Remembering George Coppard, William Bevan and Guy Paget

Posted on: 16, January, 2019
George Coppard, William Bevan, Guy Paget

Every day on the British Army Ancestors Facebook page I take time to commemorate a British soldier. This post will look at three of the men I have remembered recently; from left to right: 19012 Cpl George Coppard, MGC;  10917 Pte William Bevan, King’s Own; and Major Guy Paget, Royal Field Artillery.

George Coppard

19012 Cpl George Alfred Coppard MM of the Machine Gun Corps is pictured here with a relative at the end of the First World War. George wrote one of the classic narratives of the First World War, “With a Machine Gun to Cambrai” which I first read as a teenager in the early 1980s. I was so impressed with the book that I wrote to George, then 84, at his home in Tenderden, Kent. He replied, thanking me for my interest and ended his letter to me with the words, “Thank you for writing to me and I hope that you will never be compelled to go to war.” I have his book and the letter still, and I have never forgotten him.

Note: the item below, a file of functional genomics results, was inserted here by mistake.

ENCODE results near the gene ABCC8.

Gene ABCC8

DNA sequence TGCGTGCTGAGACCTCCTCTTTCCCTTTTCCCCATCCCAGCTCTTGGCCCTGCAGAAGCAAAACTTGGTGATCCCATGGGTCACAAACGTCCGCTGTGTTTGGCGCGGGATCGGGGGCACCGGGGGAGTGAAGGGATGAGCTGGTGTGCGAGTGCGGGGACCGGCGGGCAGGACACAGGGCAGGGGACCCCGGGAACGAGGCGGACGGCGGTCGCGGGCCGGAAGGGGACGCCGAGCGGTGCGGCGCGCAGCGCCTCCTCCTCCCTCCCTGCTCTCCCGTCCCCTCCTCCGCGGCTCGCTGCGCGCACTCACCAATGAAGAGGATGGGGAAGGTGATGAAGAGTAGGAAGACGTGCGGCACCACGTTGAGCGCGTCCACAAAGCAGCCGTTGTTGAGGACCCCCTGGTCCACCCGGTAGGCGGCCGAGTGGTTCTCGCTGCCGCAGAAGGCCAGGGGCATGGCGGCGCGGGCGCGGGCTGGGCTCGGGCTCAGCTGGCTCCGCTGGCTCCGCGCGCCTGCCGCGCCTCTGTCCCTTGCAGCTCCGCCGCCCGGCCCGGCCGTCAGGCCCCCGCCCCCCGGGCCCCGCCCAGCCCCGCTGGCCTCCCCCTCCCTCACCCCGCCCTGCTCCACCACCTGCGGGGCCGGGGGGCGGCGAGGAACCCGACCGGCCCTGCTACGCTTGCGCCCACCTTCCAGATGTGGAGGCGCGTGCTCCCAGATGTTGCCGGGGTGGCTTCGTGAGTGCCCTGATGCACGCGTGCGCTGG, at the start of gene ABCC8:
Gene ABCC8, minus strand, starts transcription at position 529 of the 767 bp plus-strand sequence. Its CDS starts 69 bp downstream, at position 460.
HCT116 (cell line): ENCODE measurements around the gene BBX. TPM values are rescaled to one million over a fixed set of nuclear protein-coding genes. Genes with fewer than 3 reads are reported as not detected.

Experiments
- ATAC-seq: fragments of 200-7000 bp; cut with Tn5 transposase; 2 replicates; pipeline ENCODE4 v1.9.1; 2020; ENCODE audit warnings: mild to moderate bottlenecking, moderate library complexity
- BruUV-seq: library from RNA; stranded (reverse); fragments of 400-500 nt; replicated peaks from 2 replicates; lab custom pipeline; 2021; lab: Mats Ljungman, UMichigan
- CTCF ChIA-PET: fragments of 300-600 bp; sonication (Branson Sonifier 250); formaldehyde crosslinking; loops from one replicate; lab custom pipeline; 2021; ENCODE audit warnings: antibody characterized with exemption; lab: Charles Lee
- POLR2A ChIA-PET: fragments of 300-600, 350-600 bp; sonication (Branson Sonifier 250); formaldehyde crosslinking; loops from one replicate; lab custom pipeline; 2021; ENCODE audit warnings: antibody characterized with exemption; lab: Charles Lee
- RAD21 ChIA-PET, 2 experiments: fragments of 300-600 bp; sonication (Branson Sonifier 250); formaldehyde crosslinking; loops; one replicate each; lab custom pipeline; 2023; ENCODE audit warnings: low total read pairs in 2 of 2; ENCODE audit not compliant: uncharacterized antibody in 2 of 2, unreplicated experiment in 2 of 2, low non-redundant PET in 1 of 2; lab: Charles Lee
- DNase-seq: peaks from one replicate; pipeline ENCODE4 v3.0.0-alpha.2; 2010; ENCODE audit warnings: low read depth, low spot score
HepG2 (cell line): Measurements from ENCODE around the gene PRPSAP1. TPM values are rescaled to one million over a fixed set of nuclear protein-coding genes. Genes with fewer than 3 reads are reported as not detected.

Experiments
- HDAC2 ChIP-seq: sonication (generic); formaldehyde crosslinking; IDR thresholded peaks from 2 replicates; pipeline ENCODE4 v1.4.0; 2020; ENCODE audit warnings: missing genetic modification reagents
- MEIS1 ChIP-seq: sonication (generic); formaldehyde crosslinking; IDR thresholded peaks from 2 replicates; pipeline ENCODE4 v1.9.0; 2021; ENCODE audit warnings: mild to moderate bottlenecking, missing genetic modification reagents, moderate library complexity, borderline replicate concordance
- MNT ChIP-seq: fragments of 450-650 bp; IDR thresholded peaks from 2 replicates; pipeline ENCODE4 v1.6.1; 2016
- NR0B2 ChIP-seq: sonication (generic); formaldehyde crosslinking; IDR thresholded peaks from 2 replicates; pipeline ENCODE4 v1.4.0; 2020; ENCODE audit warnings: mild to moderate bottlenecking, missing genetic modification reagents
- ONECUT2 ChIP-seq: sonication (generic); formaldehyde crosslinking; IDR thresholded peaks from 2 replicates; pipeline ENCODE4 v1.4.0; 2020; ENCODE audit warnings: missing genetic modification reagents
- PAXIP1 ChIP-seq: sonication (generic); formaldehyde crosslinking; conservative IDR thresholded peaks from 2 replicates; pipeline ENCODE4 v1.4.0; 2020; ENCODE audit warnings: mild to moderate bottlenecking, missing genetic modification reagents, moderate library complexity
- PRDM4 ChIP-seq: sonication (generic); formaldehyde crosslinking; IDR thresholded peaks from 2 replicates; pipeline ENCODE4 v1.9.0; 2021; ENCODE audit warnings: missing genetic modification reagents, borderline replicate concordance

William Bevan

10917 William Thomas Bevan of the King’s own (Royal Lancaster Regiment) enlisted with the regiment on the 10th March 1913. My guess is that this photo was taken after he had completed his basic training at the regimental depot and been posted to the 1st Battalion which was then stationed at Dover. Here he is in walking out dress, complete with swagger stick tucked under his arm.

William’s time overseas was short-lived. He arived in France on the 23rd August 1914 and by the 18th October 1914 he had been reported wounded, subsequently returned to England and sent to the 2nd Northern General Hospital at Leeds. By July 1915 he had been discharged from the army on account of the wounds he had received in action.

Guy Paget

Guy Paget was an officer in the Scots Guards when he sat for this portrait before the First World War. He would go on to raise and serve with the 7th Battalion, Northamptonshire Regiment, was wounded with the battalion at Loos on the 27th September 1915 and subsequently served with various batteries of the Royal Field Artillery in France, Flanders, Egypt and Palestine.

In later life, Paget was Deputy Lieutenant of Leicestershire, a JP and MP and also a keen huntsman. In fact it was fox-hunting which ultimately did for him when he was thrown from his horse in 1952. Ironically his daughter-in-law had been killed in a similar accident some years earlier.

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